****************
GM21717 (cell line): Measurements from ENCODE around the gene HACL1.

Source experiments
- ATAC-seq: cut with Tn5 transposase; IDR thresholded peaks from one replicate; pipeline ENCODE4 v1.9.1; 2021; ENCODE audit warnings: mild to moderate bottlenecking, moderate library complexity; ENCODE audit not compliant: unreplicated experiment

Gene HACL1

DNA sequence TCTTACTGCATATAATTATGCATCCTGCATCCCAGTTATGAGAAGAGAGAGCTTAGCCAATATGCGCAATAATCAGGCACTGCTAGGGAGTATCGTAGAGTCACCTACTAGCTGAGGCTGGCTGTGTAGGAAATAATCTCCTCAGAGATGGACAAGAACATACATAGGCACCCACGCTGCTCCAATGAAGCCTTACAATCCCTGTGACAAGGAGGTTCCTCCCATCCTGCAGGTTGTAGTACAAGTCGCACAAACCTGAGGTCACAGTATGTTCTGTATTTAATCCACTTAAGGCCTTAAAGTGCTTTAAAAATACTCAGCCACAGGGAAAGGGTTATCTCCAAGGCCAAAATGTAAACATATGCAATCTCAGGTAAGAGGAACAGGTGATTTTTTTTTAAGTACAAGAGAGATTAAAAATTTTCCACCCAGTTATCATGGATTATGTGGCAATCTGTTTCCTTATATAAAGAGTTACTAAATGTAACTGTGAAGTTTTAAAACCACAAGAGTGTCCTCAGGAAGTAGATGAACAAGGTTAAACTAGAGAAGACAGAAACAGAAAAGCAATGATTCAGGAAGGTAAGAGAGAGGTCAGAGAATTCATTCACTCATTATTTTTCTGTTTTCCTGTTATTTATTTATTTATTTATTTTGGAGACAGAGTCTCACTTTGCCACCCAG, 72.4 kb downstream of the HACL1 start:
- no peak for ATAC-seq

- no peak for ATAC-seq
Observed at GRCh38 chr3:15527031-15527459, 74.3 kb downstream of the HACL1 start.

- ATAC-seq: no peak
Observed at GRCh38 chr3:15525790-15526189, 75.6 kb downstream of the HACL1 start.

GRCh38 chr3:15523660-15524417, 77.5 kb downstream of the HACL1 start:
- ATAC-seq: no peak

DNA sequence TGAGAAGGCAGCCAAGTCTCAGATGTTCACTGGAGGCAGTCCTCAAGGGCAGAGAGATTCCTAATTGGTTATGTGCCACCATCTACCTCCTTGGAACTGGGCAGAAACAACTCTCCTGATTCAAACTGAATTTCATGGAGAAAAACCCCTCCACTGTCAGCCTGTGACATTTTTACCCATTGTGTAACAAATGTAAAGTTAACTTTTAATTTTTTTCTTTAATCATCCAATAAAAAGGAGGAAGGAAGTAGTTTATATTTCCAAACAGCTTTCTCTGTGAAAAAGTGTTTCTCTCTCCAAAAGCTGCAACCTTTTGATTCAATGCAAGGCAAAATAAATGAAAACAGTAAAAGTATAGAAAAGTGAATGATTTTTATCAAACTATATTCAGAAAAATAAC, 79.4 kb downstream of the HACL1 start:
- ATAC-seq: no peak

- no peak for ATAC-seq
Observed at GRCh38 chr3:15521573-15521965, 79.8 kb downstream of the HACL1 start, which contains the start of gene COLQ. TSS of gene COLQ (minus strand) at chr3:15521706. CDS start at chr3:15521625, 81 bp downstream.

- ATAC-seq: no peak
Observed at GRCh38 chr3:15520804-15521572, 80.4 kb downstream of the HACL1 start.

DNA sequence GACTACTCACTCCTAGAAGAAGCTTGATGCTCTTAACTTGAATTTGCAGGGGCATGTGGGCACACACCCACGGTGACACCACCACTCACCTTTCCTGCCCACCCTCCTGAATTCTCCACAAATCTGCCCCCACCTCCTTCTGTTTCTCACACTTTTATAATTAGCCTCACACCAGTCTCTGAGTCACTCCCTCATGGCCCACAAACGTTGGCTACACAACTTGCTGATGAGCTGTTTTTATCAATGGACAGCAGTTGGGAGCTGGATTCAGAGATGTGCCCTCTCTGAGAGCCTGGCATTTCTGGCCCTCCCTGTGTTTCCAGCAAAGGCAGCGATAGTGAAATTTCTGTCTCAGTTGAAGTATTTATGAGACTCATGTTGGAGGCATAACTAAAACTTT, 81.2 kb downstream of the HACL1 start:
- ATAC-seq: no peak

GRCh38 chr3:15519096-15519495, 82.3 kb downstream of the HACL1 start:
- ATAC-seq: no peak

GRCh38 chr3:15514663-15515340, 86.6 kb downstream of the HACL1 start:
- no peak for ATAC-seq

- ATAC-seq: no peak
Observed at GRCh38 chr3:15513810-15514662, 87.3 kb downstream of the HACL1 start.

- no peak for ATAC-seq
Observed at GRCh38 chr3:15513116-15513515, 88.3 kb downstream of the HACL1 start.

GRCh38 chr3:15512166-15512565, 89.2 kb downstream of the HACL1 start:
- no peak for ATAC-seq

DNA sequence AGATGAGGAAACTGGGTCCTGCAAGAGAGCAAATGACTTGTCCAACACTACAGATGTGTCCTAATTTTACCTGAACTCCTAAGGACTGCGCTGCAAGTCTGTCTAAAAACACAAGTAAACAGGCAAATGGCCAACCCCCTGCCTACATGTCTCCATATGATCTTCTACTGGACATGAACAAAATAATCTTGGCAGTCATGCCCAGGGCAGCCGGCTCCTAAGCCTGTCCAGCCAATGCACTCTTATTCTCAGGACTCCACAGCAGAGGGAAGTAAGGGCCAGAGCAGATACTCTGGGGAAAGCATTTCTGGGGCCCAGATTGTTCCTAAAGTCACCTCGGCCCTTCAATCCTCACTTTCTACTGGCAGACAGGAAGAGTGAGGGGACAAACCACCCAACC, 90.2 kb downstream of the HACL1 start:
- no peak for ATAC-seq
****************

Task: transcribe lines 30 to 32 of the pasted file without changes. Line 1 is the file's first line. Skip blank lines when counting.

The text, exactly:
- no peak for ATAC-seq

DNA sequence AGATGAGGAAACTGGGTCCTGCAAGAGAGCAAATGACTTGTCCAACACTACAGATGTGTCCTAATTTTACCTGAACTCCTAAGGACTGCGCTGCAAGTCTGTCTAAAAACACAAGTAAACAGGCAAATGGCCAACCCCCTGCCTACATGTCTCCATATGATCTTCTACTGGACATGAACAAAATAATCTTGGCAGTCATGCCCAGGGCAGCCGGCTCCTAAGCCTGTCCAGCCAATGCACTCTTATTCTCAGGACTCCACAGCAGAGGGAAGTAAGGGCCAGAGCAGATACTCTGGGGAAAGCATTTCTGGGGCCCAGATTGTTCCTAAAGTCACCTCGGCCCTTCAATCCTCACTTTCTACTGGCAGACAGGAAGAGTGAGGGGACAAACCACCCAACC, 90.2 kb downstream of the HACL1 start:
- no peak for ATAC-seq